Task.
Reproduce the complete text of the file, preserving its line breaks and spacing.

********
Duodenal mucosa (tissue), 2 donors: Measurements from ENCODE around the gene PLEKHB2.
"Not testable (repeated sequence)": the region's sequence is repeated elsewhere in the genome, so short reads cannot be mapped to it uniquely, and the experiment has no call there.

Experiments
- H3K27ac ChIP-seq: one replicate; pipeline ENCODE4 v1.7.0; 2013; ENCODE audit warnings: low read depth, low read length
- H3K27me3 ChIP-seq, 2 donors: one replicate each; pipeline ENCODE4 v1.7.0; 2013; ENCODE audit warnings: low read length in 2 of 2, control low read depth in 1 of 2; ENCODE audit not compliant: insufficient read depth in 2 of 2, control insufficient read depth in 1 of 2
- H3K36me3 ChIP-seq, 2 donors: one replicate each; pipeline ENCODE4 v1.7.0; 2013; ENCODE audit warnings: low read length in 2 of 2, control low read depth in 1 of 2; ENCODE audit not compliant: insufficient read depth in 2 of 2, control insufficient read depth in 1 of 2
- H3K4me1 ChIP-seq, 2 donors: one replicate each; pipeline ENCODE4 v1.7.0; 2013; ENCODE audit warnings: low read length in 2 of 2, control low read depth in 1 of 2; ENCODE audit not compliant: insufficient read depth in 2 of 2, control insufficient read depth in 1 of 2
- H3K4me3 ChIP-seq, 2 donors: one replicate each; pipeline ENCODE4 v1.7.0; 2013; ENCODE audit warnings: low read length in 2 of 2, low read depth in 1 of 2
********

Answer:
Duodenal mucosa (tissue), 2 donors: Measurements from ENCODE around the gene PLEKHB2.
"Not testable (repeated sequence)": the region's sequence is repeated elsewhere in the genome, so short reads cannot be mapped to it uniquely, and the experiment has no call there.

Experiments
- H3K27ac ChIP-seq: one replicate; pipeline ENCODE4 v1.7.0; 2013; ENCODE audit warnings: low read depth, low read length
- H3K27me3 ChIP-seq, 2 donors: one replicate each; pipeline ENCODE4 v1.7.0; 2013; ENCODE audit warnings: low read length in 2 of 2, control low read depth in 1 of 2; ENCODE audit not compliant: insufficient read depth in 2 of 2, control insufficient read depth in 1 of 2
- H3K36me3 ChIP-seq, 2 donors: one replicate each; pipeline ENCODE4 v1.7.0; 2013; ENCODE audit warnings: low read length in 2 of 2, control low read depth in 1 of 2; ENCODE audit not compliant: insufficient read depth in 2 of 2, control insufficient read depth in 1 of 2
- H3K4me1 ChIP-seq, 2 donors: one replicate each; pipeline ENCODE4 v1.7.0; 2013; ENCODE audit warnings: low read length in 2 of 2, control low read depth in 1 of 2; ENCODE audit not compliant: insufficient read depth in 2 of 2, control insufficient read depth in 1 of 2
- H3K4me3 ChIP-seq, 2 donors: one replicate each; pipeline ENCODE4 v1.7.0; 2013; ENCODE audit warnings: low read length in 2 of 2, low read depth in 1 of 2